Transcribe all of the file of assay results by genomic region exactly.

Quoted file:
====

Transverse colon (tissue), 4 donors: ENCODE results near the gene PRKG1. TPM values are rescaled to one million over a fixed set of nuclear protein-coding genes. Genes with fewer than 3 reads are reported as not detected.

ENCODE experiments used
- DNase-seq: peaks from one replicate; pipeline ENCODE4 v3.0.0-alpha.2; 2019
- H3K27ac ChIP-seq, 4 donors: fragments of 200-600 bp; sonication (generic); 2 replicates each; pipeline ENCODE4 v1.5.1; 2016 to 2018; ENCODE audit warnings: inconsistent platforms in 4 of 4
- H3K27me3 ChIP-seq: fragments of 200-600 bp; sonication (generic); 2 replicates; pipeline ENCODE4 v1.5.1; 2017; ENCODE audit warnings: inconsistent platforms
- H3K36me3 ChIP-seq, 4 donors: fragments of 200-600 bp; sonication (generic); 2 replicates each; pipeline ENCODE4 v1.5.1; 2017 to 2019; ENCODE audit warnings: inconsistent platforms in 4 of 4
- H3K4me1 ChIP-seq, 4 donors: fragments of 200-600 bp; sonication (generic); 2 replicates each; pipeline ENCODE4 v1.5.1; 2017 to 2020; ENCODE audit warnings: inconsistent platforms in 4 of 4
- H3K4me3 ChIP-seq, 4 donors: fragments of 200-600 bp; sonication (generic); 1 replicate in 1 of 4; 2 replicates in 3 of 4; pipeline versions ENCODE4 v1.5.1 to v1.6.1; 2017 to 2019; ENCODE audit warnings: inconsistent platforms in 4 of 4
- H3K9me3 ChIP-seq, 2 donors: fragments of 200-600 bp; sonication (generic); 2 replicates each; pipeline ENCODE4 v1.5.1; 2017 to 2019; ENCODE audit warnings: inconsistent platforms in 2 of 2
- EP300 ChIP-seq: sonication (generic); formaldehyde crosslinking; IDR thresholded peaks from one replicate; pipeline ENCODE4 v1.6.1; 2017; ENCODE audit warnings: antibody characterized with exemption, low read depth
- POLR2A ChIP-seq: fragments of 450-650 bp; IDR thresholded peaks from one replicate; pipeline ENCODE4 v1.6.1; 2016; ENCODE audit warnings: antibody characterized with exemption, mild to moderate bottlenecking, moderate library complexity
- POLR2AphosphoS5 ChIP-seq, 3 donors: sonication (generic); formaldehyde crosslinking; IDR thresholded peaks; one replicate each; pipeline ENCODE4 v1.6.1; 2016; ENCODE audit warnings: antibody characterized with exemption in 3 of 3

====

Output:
Transverse colon (tissue), 4 donors: ENCODE results near the gene PRKG1. TPM values are rescaled to one million over a fixed set of nuclear protein-coding genes. Genes with fewer than 3 reads are reported as not detected.

ENCODE experiments used
- DNase-seq: peaks from one replicate; pipeline ENCODE4 v3.0.0-alpha.2; 2019
- H3K27ac ChIP-seq, 4 donors: fragments of 200-600 bp; sonication (generic); 2 replicates each; pipeline ENCODE4 v1.5.1; 2016 to 2018; ENCODE audit warnings: inconsistent platforms in 4 of 4
- H3K27me3 ChIP-seq: fragments of 200-600 bp; sonication (generic); 2 replicates; pipeline ENCODE4 v1.5.1; 2017; ENCODE audit warnings: inconsistent platforms
- H3K36me3 ChIP-seq, 4 donors: fragments of 200-600 bp; sonication (generic); 2 replicates each; pipeline ENCODE4 v1.5.1; 2017 to 2019; ENCODE audit warnings: inconsistent platforms in 4 of 4
- H3K4me1 ChIP-seq, 4 donors: fragments of 200-600 bp; sonication (generic); 2 replicates each; pipeline ENCODE4 v1.5.1; 2017 to 2020; ENCODE audit warnings: inconsistent platforms in 4 of 4
- H3K4me3 ChIP-seq, 4 donors: fragments of 200-600 bp; sonication (generic); 1 replicate in 1 of 4; 2 replicates in 3 of 4; pipeline versions ENCODE4 v1.5.1 to v1.6.1; 2017 to 2019; ENCODE audit warnings: inconsistent platforms in 4 of 4
- H3K9me3 ChIP-seq, 2 donors: fragments of 200-600 bp; sonication (generic); 2 replicates each; pipeline ENCODE4 v1.5.1; 2017 to 2019; ENCODE audit warnings: inconsistent platforms in 2 of 2
- EP300 ChIP-seq: sonication (generic); formaldehyde crosslinking; IDR thresholded peaks from one replicate; pipeline ENCODE4 v1.6.1; 2017; ENCODE audit warnings: antibody characterized with exemption, low read depth
- POLR2A ChIP-seq: fragments of 450-650 bp; IDR thresholded peaks from one replicate; pipeline ENCODE4 v1.6.1; 2016; ENCODE audit warnings: antibody characterized with exemption, mild to moderate bottlenecking, moderate library complexity
- POLR2AphosphoS5 ChIP-seq, 3 donors: sonication (generic); formaldehyde crosslinking; IDR thresholded peaks; one replicate each; pipeline ENCODE4 v1.6.1; 2016; ENCODE audit warnings: antibody characterized with exemption in 3 of 3